Unfortunately, as far as this meta-game comedy goes, it almost entirely consists of various post-it notes scattered around the various offices and rooms near the simulation room and little more. The opportunity to expand on this was clearly missed.
The other part of the game that tries to maintain this humour is in the procedurally generated gun attachments you discover throughout. Whilst you will get your typical muzzles, stocks, scopes, ammo, etc, you will also acquire more surreal additions, like a megaphone, or corn, or gun-shooter (literally making your gun shoot actual guns). This is also the part of the game that attempts to sustain replayability – everyone playing it will encounter different attachments at different times with different results. This variety is also exemplified via the randomised rooms you enter.
Despite this, the relative “variety” in each room – consisting mostly of differently placed slopes, catwalks, and ledges – is negligible and barely affects how one strategically plays the game. Ultimately, regardless of weapon attachments or room design, you end up running in a circle to avoid projectiles whilst shooting and that’s it. As a result, this rather quickly becomes a bore. Admittedly, the inclusion of boss-battles does break-up the stagnation that begins to seep in but, when it comes to the bosses I personally encountered, the same tactic is used as before except the enemy this time is a bullet-sponge.
The RNG nature of the attachments also means that many will experience frustration as they have to constantly replay levels and die until they happen upon an attachment that will actually enable them to progress. Whilst clearly trying to add a strategy element of the game via the attachments, the developers paradoxically – or rather ironically make it so that any random new attachments you discover in the midst of battle and the possible buffs or nerfs that you’ll gain or lose is completely hidden to you until equipping it, making it nigh-on impossible to actually consider what attachments are best suited to what enemies in what environments.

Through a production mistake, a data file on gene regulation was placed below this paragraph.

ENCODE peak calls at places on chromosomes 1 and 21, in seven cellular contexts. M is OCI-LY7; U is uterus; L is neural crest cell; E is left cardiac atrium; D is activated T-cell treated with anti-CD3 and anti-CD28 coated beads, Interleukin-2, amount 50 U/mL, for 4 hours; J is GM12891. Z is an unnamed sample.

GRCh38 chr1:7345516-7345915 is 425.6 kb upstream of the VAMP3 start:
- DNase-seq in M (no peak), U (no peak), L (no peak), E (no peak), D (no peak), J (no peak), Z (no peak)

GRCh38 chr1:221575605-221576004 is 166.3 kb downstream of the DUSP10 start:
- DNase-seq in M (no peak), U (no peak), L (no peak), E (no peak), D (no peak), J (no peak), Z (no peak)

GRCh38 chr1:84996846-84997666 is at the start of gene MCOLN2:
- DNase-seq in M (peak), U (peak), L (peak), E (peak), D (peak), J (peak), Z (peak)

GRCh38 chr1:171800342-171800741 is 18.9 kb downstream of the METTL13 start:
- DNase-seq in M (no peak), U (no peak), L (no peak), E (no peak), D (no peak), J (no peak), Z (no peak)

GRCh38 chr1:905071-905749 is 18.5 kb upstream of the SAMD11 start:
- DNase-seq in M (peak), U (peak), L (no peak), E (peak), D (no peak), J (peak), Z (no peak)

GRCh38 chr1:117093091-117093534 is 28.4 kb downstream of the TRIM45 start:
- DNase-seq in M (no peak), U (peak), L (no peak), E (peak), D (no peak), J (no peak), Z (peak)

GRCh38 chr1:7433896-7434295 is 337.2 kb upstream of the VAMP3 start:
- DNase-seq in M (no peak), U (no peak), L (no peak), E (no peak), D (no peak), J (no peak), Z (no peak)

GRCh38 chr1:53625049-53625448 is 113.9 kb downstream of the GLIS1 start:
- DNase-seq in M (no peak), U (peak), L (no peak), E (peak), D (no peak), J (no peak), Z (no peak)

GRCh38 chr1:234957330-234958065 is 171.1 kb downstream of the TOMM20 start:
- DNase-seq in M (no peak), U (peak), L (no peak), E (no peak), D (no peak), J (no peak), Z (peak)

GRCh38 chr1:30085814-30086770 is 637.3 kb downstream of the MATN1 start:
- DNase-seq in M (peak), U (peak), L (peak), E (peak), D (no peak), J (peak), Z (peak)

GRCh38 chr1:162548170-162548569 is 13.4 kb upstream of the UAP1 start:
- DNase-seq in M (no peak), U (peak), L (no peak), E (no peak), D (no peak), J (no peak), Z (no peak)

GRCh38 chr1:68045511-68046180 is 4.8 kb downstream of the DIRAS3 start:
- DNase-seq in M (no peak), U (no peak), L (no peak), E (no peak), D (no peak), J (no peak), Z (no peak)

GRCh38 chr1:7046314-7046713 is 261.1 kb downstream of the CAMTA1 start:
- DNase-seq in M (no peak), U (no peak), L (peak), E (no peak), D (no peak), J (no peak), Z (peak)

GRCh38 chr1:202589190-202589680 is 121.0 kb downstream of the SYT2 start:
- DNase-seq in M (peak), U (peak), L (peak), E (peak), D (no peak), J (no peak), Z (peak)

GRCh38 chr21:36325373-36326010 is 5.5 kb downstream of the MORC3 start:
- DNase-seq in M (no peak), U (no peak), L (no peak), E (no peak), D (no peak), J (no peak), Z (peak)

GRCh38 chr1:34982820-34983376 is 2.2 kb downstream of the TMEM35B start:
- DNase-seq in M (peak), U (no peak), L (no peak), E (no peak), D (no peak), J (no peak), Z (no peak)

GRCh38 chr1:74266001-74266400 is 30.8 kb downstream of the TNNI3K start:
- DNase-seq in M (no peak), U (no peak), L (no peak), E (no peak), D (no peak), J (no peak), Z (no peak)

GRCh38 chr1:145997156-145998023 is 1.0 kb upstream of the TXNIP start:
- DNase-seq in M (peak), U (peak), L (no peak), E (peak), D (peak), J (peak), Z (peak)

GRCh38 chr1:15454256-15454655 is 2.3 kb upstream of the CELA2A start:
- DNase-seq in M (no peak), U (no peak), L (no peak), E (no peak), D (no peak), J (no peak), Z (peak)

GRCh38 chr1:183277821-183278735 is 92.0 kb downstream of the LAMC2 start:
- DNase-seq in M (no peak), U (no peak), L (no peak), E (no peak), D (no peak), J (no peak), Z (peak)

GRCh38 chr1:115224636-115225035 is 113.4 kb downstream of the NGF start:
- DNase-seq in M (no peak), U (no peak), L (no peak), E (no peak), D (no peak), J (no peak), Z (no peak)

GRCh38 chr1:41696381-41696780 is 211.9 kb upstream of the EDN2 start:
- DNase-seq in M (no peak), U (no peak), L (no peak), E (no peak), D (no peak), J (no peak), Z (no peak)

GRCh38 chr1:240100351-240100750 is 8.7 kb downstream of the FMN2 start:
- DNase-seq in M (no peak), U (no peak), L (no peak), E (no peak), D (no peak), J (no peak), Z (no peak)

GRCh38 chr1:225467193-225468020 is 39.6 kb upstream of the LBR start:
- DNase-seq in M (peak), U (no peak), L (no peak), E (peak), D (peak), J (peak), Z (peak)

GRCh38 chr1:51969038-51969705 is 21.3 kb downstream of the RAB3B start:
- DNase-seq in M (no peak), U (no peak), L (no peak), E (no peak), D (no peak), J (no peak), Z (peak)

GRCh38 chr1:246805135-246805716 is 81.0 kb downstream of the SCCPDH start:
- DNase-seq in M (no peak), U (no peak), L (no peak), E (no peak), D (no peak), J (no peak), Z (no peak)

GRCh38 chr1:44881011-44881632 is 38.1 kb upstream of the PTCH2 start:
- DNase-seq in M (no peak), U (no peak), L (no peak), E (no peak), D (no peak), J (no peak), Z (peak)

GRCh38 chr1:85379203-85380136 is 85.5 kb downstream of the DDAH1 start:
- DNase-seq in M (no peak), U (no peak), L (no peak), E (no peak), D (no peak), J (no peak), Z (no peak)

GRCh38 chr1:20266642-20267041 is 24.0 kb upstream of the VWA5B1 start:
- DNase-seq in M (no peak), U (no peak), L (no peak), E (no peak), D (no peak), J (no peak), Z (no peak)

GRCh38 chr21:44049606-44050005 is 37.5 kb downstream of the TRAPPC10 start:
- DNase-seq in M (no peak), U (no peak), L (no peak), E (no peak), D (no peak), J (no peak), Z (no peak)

Why certain attachments affect the gun in the way that they do via the DPS, firing rate, accuracy, speed, projectile trajectory, etc is deliberately obfuscated to the player, presumably out of zaniness and/or to create further chaos or to fit the tone they are going for. Ultimately, it just feels like an unnecessary hurdle to vault over in a very hectic environment; like expecting a person to stop and compare competing fixed rate mortgages on a laptop whilst attempting to traverse the field of a popular driving range unscathed.
This isn’t to say that the game is joyless of course. Far from it. The multi-coloured, glassy, fractal-geometric character designs and scenery makes you feel like you’re inside the world of Tron, whilst the gameplay itself has its moments of fun, amplified by the superb 80s-synthwave soundtrack (created by Carpenter Brut) that blares pleasingly in your ears.
A fairly fun but flawed and, at times, bewilderingly frustrating game, HYPERGUN certainly can be played and enjoyed, albeit in small doses. It has potential, however, to be something greater and more fully realised than the current state it is in.